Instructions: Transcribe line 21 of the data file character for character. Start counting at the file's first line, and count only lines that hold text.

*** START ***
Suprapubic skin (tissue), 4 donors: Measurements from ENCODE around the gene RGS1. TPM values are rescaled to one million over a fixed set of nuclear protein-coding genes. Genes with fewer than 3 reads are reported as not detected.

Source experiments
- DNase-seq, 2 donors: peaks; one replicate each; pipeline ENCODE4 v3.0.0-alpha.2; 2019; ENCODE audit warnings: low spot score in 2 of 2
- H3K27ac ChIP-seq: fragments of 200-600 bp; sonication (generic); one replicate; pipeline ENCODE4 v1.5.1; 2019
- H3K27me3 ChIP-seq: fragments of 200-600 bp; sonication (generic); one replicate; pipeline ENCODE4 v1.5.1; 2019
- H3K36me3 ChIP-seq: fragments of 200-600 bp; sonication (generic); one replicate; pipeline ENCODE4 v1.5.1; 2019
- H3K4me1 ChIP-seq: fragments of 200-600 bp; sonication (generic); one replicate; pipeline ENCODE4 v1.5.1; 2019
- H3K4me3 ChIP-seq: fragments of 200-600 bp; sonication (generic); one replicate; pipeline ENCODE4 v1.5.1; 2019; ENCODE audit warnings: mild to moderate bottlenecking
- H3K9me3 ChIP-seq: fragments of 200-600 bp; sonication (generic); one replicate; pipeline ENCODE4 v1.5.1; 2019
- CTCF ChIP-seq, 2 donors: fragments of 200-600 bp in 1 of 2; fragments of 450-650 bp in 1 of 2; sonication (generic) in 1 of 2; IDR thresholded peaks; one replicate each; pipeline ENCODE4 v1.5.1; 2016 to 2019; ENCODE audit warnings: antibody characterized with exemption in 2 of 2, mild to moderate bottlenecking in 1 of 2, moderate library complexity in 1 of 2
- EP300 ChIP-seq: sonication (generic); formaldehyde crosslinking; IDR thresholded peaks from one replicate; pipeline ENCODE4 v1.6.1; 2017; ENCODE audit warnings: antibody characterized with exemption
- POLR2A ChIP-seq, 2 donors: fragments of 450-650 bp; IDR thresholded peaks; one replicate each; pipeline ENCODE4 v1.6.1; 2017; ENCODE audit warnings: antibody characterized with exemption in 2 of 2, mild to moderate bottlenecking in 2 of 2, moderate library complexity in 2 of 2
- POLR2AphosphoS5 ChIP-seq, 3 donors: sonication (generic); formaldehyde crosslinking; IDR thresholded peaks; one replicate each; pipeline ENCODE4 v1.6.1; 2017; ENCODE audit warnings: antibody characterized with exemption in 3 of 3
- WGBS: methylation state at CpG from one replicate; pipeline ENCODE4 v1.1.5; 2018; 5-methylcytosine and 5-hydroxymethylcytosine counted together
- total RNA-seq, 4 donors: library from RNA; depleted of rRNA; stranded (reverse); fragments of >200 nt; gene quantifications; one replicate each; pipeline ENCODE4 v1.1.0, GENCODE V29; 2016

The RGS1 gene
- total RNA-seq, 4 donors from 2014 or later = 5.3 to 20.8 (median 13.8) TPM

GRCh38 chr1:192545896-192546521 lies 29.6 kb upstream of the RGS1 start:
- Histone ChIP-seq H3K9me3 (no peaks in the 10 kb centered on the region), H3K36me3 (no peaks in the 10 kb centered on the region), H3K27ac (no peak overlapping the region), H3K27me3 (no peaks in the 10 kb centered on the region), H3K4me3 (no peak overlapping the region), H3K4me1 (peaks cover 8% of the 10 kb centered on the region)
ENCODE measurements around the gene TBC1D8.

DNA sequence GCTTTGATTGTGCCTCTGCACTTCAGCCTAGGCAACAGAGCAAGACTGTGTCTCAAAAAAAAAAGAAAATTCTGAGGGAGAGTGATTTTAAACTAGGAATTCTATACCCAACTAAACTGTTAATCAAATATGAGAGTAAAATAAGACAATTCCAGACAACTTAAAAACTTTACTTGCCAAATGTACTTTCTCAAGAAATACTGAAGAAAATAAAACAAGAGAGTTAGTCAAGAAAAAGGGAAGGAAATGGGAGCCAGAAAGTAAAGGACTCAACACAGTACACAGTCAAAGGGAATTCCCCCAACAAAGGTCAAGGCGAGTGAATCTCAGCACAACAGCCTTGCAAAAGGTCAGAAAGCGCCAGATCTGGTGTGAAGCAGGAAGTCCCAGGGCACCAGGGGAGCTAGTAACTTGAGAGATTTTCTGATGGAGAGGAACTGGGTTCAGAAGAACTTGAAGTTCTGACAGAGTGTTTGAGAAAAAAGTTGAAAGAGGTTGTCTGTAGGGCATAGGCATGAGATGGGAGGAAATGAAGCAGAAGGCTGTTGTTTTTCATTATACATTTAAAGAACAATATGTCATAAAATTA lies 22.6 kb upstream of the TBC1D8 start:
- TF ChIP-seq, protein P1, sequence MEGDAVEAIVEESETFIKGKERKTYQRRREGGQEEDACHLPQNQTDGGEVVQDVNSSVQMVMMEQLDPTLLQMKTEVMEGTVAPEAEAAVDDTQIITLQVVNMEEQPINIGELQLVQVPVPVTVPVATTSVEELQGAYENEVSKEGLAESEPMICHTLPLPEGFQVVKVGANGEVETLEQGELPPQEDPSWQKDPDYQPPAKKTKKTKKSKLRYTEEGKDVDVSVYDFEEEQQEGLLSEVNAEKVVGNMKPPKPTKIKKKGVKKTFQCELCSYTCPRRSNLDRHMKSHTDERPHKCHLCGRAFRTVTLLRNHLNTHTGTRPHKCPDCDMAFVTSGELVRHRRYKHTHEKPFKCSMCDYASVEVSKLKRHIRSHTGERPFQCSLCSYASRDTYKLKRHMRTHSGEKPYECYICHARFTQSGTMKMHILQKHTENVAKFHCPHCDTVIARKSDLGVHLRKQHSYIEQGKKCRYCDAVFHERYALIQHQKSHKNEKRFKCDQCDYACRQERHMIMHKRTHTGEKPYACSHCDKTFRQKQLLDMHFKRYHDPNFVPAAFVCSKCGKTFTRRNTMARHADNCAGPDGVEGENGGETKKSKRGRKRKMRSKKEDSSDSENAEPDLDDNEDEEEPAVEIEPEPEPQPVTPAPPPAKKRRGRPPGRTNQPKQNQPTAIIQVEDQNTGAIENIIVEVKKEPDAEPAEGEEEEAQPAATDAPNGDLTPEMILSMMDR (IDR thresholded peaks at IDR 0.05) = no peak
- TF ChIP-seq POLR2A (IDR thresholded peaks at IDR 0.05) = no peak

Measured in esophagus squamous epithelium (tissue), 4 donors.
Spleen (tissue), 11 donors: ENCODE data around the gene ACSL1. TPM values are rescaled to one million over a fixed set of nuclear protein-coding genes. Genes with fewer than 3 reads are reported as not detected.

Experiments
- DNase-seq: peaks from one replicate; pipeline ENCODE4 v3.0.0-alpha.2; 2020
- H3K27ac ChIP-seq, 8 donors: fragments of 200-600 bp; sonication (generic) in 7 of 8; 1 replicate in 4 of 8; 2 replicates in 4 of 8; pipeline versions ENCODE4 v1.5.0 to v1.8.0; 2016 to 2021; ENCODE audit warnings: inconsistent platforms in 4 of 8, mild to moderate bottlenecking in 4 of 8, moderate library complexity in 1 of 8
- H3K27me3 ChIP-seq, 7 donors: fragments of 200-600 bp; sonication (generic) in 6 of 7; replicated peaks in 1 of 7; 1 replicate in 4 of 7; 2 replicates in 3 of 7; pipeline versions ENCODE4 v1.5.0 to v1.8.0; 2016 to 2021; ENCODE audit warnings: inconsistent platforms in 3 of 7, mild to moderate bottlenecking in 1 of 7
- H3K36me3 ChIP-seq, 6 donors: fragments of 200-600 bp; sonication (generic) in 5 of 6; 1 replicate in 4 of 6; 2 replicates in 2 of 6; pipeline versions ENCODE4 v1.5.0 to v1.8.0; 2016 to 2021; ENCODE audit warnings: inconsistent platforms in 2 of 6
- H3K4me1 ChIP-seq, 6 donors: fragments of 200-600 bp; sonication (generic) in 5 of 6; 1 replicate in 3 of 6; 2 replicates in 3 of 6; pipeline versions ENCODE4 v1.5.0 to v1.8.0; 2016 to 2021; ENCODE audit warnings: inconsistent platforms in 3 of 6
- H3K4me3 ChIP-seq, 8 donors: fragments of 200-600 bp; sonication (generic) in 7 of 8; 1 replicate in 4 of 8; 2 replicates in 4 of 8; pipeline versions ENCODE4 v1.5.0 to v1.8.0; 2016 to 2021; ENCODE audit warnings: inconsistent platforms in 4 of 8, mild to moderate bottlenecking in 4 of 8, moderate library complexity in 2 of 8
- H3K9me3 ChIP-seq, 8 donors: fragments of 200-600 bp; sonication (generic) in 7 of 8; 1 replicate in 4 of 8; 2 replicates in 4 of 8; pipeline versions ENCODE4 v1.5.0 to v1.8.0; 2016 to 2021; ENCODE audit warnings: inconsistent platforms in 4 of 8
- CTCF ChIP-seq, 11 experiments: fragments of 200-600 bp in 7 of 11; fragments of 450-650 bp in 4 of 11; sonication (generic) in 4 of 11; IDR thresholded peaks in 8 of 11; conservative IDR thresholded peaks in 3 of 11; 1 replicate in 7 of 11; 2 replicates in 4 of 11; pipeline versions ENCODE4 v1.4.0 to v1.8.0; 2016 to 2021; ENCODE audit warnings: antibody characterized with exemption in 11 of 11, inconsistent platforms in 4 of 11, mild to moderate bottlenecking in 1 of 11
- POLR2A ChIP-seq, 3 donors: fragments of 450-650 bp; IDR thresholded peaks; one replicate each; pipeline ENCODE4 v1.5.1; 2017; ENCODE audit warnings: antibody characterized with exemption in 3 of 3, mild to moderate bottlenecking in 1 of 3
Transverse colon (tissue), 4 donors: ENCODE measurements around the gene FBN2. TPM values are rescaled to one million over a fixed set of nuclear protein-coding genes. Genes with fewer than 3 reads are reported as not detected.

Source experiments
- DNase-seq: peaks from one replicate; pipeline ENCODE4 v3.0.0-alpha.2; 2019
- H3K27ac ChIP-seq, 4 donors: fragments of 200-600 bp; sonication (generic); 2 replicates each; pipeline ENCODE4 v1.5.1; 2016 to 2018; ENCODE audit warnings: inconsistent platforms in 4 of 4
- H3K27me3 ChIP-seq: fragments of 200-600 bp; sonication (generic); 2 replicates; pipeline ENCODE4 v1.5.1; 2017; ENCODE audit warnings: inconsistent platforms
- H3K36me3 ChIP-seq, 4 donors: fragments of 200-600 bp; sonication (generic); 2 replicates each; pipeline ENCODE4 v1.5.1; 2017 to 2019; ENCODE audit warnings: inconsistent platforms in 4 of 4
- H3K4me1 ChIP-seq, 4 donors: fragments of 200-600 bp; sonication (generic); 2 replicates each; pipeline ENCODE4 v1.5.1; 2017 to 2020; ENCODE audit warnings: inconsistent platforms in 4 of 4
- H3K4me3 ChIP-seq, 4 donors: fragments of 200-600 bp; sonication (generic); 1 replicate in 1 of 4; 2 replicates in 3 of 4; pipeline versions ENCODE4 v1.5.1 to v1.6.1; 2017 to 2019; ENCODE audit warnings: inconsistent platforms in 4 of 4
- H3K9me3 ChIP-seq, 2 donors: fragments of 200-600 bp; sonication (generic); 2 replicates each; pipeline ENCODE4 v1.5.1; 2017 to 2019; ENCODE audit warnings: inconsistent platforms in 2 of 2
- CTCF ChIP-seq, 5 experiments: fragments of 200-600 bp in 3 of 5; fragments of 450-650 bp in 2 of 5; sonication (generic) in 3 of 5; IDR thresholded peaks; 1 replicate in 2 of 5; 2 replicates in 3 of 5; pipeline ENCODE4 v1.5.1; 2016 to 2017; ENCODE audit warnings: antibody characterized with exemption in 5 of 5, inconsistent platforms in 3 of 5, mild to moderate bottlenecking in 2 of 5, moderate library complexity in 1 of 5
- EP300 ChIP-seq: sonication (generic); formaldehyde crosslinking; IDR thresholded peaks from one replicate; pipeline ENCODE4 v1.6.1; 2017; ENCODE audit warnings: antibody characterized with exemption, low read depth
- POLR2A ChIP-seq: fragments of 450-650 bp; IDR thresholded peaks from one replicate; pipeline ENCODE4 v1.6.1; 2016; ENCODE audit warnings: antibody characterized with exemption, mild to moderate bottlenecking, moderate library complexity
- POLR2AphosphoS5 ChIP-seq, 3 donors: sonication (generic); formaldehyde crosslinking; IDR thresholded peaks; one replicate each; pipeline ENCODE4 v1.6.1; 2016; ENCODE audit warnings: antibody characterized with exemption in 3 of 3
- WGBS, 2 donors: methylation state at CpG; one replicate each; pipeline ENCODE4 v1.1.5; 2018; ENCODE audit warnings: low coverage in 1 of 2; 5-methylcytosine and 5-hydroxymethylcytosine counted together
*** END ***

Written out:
DNA sequence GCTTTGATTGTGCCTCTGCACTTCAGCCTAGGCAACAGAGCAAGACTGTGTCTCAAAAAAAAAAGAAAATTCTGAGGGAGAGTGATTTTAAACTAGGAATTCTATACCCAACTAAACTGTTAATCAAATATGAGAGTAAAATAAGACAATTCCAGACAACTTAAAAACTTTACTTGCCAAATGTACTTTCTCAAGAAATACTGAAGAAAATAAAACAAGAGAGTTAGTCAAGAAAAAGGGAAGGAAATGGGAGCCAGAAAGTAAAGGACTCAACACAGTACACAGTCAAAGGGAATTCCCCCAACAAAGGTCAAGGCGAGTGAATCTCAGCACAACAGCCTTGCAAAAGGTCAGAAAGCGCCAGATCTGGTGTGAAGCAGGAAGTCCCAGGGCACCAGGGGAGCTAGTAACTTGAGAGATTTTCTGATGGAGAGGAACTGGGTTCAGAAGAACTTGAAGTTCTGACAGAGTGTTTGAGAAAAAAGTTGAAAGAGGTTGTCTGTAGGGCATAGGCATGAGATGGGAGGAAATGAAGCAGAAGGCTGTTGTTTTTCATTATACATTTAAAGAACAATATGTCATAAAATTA lies 22.6 kb upstream of the TBC1D8 start: